|Research, training, consultancy and software to reduce IT costs|
Standards - consensus or competition?
Standards are too important to be monopolies. We need to introduce more competition into standards so that they can be adopted more widely.
Standards like ITIL, COBIT, and many of the ISO standards, contain excellent material for IT management. But there are problems. The standards are not well understood by many IT managers. They can seem bureaucratic and cumbersome. They are not as widely adopted as they could be, especially in smaller organisations.
Working with standards can be frustrating. Many of them have to be paid for. None of them allow you to freely modify and distribute derivative works.
There are good reasons why standards are restricted, paid-for products.
Of course there is a downside.
The people who develop standards are dedicated and have a passion for excellence. But their efforts are not as widely appreciated as they could be. How can we make better use of all this good work?
Standards have rich processes for contribution, review and building consensus. But to make standards better adopted, we need more than consensus. We need competition. And we can only have competition when we have competing processes for setting standards.
We can introduce competition in standards by reducing restrictions on the creation of derivative works.
Linux provides a model for this. There is a tightly controlled core of functionality (the kernel) which is freely available and used by many competing distributions. Each distribution bundles the kernel with additional functionality for their customers. Some distributions (such as Red Hat and Fedora) concentrate on server management, others on the workstation environment (SUSE, Mandrake), multi-media capabilities (Ubuntu) or ease of use (Linspire). Different distributions have different commercial models, serving the needs of different markets. The core functionality is protected, and there is enough flexibility for variants to meet specific customer needs.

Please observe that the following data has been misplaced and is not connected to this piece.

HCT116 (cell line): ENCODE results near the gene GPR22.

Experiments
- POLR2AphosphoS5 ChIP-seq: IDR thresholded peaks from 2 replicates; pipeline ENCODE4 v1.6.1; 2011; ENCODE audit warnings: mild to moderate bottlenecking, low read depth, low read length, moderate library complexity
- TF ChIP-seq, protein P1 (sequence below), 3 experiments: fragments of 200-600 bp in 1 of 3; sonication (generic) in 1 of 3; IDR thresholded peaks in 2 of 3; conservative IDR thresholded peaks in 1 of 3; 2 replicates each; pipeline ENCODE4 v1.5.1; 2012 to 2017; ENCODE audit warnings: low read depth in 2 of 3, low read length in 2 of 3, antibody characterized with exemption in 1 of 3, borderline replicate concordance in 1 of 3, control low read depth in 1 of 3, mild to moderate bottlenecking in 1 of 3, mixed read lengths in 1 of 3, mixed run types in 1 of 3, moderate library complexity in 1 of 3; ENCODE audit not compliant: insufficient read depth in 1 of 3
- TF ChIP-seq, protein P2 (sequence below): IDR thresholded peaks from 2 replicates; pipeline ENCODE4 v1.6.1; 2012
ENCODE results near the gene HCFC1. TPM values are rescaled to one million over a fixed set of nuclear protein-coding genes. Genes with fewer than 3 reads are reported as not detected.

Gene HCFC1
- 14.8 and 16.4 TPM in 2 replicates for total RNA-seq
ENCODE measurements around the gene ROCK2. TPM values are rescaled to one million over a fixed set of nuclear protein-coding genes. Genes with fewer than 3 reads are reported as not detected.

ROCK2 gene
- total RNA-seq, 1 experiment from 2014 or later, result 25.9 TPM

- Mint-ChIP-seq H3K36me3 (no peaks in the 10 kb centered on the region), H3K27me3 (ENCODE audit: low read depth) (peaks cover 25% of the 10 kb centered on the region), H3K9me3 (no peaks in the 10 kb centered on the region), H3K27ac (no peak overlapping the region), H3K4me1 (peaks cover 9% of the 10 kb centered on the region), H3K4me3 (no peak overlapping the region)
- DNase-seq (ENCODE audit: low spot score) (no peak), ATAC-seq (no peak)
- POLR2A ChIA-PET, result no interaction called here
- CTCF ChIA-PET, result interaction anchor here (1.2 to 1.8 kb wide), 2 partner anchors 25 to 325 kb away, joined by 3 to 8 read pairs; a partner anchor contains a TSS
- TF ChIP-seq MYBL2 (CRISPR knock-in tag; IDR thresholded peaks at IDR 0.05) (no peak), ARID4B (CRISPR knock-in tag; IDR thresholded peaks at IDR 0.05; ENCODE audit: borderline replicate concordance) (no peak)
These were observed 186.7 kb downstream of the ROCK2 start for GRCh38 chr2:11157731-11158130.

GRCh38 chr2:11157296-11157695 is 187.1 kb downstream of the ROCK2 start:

A similar model would allow competition to mould IT management standards to the specific needs of multiple customers, while preserving the critical core.
Would this weaken standards? Every day, managers pick and choose different parts of standards to use in their organisation. Making this tailoring to specific needs part of the standards process will strengthen standards, not weaken them.
Strong, widely-adopted standards need to be free. Standards are too important to be monopolies.Next: What is a system?
Minimal IT: research, training, consultancy and software to reduce IT costs.